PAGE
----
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Simplifying expenses and benefits: government wants to know what contractors think

Contractors, alongside their advisers and contracting service providers, are invited to contribute to four new government consultations on employee benefits and expenses. A further major consultation on travel and subsistence is expected later in 2014.

The consultations include proposals developed by the Office for Tax Simplification (OTS) in a report submitted to government in January 2014. If adopted, they could significantly reduce the administration burden, and compliance costs, for limited company contractors and umbrella contractor service providers.

“OTS proposes new processes that could eliminate the need for 99% of the 4.4m P11D forms that employers submit each year,” says Dave Chaplin, CEO of ContractorCalculator. “This is just one of the potential benefits from revamping an existing system that is not fit for today’s flexible working patterns.”

Optionis managing director Derek Kelly agrees: “I fully support the Treasury’s aim of producing a new expenses system that reflects working patterns in the 21st century. Any measure that seeks to increase transparency, raise standards and stamp out unethical practices in the recruitment and outsourced employment sector is to be applauded.”

Following the 2014 Budget, during which these new expenses and benefits reviews were introduced, it was suggested that a broader review of travel and subsistence expenses would be conducted later in the summer of 2014.

What are the four new consultations?

So, far the Treasury and HMRC have published four consultations that mainly cover aspects of the reporting of expenses and benefits in kind.

In line with OTS recommendations, the objective is to reduce administration costs for employers, including contractor limited companies and umbrella companies, without providing greater opportunities for abuse. The idea is also to free up HMRC resources so that the taxman can better support taxpayers.

The four latest consultations cover:

Many limited company contractors would benefit from reduced compliance and administration costs if these measures were adopted

Dave Chaplin, ContractorCalculator

“Many limited company contractors would benefit from reduced compliance and administration costs if these measures were adopted,” continues Chaplin. “In theory, the admin burden for many service providers should also be lessened, although whether these cost savings will be passed onto their contractor clients remains to be seen.”

Consultation on major changes to travel and subsistence rules to come

Chapter 6 of OTS report on benefits and expenses sets out proposals that could have an impact on how contractors administer and benefit from their travel and expenses costs.

In its report, OTS claimed that. “There are difficulties in areas such as the ’24 month rule’ and attending multiple workplaces”, but that “overall, employers do not want major change”.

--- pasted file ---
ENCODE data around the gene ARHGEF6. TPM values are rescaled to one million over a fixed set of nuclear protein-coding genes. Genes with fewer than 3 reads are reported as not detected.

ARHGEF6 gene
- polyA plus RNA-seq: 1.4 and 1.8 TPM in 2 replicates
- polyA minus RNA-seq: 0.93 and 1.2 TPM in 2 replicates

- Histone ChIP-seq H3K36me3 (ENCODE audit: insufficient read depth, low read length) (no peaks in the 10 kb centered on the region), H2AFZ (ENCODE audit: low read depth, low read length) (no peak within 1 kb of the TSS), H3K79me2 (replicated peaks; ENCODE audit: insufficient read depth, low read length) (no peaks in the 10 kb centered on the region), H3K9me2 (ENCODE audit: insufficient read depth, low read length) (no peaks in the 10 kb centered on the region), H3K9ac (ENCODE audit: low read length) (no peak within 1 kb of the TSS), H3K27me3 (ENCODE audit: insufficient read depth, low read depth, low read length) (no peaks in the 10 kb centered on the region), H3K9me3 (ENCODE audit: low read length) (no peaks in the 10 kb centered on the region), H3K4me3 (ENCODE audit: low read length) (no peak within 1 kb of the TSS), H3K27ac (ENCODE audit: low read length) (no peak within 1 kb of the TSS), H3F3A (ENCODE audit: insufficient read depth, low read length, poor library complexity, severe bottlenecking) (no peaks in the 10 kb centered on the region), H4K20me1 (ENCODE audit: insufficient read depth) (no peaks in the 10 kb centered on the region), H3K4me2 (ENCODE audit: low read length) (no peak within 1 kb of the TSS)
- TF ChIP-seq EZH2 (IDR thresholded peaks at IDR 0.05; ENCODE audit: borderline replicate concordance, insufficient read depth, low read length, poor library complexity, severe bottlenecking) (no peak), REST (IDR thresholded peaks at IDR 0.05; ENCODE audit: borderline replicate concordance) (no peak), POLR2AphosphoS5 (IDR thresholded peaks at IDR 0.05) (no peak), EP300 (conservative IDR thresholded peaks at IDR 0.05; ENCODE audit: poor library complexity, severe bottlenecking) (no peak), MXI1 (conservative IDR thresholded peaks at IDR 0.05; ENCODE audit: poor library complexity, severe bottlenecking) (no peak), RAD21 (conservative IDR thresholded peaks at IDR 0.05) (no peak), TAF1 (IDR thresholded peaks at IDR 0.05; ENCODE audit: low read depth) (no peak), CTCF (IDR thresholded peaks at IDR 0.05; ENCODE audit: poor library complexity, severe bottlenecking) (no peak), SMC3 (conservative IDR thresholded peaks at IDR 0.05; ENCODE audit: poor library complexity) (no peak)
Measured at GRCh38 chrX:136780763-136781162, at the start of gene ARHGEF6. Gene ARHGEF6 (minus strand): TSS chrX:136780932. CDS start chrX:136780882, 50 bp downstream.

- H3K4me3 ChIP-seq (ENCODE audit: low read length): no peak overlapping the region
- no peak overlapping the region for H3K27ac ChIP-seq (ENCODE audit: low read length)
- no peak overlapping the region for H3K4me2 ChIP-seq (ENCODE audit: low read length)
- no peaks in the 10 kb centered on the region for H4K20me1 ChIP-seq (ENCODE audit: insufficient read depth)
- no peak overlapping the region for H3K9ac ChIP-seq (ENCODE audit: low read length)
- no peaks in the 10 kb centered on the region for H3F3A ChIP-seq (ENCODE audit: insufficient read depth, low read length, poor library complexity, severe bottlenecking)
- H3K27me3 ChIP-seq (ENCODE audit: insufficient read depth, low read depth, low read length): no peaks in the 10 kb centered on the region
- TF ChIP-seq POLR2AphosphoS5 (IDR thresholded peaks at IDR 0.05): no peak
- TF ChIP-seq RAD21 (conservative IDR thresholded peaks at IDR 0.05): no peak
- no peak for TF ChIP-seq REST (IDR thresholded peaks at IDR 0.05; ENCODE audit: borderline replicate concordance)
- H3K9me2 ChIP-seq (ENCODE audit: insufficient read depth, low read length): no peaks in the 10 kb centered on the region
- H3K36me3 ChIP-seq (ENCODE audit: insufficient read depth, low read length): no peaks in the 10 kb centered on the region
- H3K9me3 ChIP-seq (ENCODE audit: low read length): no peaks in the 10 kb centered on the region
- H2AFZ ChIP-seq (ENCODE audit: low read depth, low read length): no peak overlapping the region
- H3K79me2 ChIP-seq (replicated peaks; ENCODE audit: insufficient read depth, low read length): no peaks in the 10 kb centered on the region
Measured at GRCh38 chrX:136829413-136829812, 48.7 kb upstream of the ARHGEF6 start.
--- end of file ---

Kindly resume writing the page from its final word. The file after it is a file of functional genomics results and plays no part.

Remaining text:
The measures proposed by OTS include:

  • Introducing new rules to clarify what constitutes a permanent workplace using a statutory percentage test, likely to be based on a 30% benchmark
  • Changing the existing 24-month rule to allow a full 24-month deduction, regardless of the intention at the beginning of the assignment. This will benefit contractors on longer contracts with multiple renewals
  • New rules for homeworking, including a new code for homeworkers. This could result in changes to expenses claims rules for working at home, but should not affect most mainstream contractors
  • A new section in the existing tax legislation covering administration and subsistence expenses – currently, there isn’t one
  • Clarification of the rules over living accommodation that will include company-owned accommodation.

OTS also suggests improving HMRC’s guidance on the often complex travel and expenses rules through:

  • A new edition of the taxman’s main guidance on the topic, ‘booklet 490’
  • Clarification of the obligations of employers applying benchmark rates.

Should the existing system be scrapped?

OTS closes its discussion on the travel and subsistence rules by suggesting one final solution: “This is to remove the current system and introduce a completely new legislative system whereby all travel and subsistence expenses would be allowable if reimbursed by the employer.

“We recommend a formal, comprehensive study is carried out on this possible radical change to test the issues further and assess its potential impact,” adds OTS.

“We will have to wait and see exactly what is included in the consultation when it is published before evaluating the likely impact on contractors,” says Chaplin. “Most of the proposals are quite modest, although beneficial to contractors. So will the government seriously entertain a radical suggestion such as scrapping the rules entirely and starting again?”

Kelly concludes: “It’s important that employers make their views known during the consultation period, because this is a golden opportunity to create an expenses system that works for all parties. Hopefully this summer’s consultation will be the first step in the creation of a fairer and more sensible system.”

Details of how contractors can make their views known can be found on the individual consultation page via the links above.

Published: 24 June 2014

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